Four years later, things are the same around our homestead. My wife is still perplexed how the Golden Knights haven’t acquired Connor McDavid.
So, you know, welcome to my world.
Which is fine. It’s the result of a fervent response to a team by its town. Of a fan base overflowing with expectations. Of a segment of society indulged by the success of a brand that didn’t exist until 2017.
Apathy is the enemy by which no franchise wants to experience. The Knights have no such issue.
Their season concluded with a Stanley Cup semifinal loss to the Montreal Canadiens in six games, a series that displayed all the conflicting emotions fans embody while watching their heavily favored side fall short of championship projections.
These included the Knights being booed off the ice between periods of Game 5 at T-Mobile Arena.
It’s just entertainment
“Our fan base is one of our biggest advantages,” Knights coach Pete DeBoer said. “We take the good with the bad. There are big expectations, and there should be. Our owner (Bill Foley) has big expectations. He’s willing to do whatever it takes to win. Those expectations come with it.”
Hockey fans can be some of the more condescending sorts. So can hockey media. So can, unquestionably, a team’s upper management. They really want you to know how much knowledge they possess and others don’t. In no sport does such pointless arrogance exist more.
Stop. Nobody cares. This is just basically one of several overpriced forms of entertainment as a professional sport. A mere gnat on the windshield of significant real-life issues. Get over yourselves.
But it also points to how such excitement was created locally. You don’t have to witness firsthand the hysteria of a sold-out T-Mobile Arena — although it helps — to grasp the frenzy that has been developed over such a short time. How much insight and command of the game has been digested by what, in large part, was a first-time hockey fan base.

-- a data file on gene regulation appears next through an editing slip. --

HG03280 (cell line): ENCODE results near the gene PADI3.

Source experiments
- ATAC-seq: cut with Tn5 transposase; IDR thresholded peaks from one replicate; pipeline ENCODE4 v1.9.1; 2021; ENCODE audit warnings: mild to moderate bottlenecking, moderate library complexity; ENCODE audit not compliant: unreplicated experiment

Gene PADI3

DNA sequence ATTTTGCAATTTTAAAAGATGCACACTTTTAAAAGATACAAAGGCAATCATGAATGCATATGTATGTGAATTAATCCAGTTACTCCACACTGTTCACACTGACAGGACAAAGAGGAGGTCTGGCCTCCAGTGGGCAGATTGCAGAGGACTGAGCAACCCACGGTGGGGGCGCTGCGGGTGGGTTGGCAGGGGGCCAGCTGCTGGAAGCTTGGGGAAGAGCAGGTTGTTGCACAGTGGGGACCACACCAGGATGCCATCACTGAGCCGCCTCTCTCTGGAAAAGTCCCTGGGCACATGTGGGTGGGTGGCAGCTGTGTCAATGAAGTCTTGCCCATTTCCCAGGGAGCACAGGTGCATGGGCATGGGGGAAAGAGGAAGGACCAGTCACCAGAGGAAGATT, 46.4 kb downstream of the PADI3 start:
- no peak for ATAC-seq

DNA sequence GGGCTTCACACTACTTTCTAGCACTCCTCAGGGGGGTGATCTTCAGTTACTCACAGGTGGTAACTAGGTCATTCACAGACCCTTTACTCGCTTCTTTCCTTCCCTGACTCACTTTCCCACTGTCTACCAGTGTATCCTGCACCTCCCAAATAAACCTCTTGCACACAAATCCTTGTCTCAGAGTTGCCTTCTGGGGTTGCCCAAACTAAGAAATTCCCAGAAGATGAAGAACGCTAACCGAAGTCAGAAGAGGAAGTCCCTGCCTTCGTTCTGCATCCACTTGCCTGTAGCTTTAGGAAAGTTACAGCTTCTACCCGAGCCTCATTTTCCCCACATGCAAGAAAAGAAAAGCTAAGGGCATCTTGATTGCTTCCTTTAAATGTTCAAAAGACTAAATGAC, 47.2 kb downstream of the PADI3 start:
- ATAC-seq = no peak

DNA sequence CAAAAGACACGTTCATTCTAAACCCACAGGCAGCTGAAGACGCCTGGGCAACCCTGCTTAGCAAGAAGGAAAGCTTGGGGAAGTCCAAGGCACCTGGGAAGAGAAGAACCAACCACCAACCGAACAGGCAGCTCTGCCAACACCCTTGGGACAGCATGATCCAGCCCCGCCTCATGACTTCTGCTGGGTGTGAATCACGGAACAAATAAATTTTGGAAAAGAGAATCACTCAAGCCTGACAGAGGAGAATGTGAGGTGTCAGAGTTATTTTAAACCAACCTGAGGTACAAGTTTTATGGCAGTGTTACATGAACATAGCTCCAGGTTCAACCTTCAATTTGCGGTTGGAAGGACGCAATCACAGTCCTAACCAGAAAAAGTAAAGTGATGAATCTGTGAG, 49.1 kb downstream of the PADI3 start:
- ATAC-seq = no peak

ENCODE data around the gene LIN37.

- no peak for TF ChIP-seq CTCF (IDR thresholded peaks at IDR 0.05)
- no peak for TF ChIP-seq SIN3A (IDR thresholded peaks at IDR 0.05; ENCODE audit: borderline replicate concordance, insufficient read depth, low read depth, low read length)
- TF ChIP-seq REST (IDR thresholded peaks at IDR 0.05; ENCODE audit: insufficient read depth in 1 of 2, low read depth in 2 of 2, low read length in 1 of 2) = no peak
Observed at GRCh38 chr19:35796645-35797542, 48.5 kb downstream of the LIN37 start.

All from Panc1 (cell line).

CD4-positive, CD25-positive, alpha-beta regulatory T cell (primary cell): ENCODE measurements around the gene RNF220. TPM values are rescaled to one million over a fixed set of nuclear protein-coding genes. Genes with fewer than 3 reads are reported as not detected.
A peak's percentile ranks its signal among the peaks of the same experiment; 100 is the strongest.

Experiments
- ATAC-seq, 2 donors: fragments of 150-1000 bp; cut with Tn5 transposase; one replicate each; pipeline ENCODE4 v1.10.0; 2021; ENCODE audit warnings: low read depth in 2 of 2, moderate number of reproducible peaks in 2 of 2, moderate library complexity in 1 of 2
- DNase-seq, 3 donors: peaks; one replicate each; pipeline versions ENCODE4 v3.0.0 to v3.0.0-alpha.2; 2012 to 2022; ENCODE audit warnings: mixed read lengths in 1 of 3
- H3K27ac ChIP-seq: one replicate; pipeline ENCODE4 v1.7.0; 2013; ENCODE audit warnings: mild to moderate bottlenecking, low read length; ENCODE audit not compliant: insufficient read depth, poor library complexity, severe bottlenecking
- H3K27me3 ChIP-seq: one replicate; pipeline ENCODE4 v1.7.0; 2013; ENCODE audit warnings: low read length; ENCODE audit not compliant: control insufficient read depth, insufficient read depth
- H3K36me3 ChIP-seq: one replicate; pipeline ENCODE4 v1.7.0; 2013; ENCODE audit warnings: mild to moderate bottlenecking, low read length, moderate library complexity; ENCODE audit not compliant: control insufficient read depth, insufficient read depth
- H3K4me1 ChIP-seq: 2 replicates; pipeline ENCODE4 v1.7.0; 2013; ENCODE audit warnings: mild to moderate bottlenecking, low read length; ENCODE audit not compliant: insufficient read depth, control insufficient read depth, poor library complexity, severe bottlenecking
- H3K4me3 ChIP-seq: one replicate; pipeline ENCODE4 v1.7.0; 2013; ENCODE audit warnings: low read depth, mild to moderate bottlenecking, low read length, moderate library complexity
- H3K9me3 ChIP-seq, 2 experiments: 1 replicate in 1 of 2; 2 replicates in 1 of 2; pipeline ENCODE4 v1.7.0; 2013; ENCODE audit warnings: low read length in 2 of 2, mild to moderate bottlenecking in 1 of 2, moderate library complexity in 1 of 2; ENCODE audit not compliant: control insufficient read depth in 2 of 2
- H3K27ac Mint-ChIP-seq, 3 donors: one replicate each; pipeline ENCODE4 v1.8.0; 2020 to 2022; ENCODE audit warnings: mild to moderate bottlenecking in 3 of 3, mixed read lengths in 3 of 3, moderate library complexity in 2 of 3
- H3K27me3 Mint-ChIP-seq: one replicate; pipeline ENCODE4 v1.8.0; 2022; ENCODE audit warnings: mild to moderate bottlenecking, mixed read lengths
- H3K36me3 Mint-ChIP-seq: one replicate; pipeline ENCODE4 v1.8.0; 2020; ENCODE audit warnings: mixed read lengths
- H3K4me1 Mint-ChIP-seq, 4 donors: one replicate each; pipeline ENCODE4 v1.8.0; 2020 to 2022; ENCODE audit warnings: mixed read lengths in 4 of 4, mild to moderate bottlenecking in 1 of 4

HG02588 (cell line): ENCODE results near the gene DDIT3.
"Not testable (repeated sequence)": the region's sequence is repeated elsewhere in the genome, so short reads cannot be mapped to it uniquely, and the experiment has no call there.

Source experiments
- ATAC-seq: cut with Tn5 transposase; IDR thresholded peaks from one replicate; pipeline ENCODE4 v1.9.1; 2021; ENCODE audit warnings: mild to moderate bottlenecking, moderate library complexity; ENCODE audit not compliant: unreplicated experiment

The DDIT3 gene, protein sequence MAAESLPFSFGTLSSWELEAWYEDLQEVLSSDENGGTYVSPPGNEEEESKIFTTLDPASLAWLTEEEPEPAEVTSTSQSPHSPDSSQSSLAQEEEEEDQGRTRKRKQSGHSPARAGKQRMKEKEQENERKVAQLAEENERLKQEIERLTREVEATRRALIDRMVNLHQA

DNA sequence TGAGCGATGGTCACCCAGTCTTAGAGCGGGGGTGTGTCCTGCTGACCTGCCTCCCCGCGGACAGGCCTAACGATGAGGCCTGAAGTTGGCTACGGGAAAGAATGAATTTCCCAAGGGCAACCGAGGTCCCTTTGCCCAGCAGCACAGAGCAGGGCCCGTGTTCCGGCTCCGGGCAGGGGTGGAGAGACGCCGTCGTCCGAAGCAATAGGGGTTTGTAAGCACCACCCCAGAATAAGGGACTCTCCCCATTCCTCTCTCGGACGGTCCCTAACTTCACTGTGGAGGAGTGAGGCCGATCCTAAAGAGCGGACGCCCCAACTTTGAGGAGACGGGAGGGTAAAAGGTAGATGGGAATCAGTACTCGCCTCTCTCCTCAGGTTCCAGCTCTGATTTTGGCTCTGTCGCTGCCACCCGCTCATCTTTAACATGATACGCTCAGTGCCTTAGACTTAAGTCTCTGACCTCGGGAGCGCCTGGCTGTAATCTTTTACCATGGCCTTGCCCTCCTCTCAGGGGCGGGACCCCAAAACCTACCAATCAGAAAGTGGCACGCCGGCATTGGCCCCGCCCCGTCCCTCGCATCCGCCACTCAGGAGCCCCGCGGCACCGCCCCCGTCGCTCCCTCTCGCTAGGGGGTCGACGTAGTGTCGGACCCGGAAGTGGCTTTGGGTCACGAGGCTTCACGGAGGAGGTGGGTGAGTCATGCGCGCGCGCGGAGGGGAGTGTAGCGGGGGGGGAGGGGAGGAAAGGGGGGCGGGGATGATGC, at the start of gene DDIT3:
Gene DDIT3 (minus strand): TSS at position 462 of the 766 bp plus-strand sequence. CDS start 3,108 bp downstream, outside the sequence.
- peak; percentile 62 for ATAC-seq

Of course it’s spoiled. The Knights have never missed the playoffs and just once were bounced before the semifinals. They’re doing things it takes other franchises decades to accomplish. Some never do.
A common theory — which history more than supports — is that Knights fans better enjoy all the winning now. That it can’t and won’t last. I’m not so sure.
The true measure of any fan base is how it supports a team in the worst of times. Cheering for the Knights these past four years hardly has been a taxing exercise for even the most casual of follower. We’ll see how things are once qualifying for the playoffs isn’t a certainty. Might be a long while.
Remember: It always has been the Knights driving this bus of expectations with Foley being the wheel. His original prediction — playoffs in three years, Cup in six — was thought an illogical and humorous goal for any expansion franchise.
Look who’s laughing now.
Credit the Knights. Foley especially. He has put his money where his heart is. And, for it, a fan base that expects nothing but the best was born.
Why not MacKinnon?
“They’re emotional, just like we’re an emotional team,” Knights forward Alex Tuch said. “Obviously, they were upset that we lost. I’d be mad, too, if I were them. It’s a disappointing finish. I’m never going to be negative to our fan base that has given us so much support and love.”
It was minutes following that elimination game against Montreal, as a handshake line flashed across the TV screen, when my wife offered a few season-ending thoughts:
“They should rethink that Nick Suzuki trade and get him back …”
“And also get Cole Caufield.”
How she hasn’t made a push for Nathan MacKinnon is beyond me.
Fans. As delusional as they are passionate.
Sure beats the alternative.
Ed Graney is a Sigma Delta Chi Award winner for sports column writing and can be reached at email@example.com or 702-383-4618. He can be heard on “The Press Box,” ESPN Radio 100.9 FM and 1100 AM, from 7 a.m. to 10 a.m. Monday through Friday. Follow @edgraney on Twitter.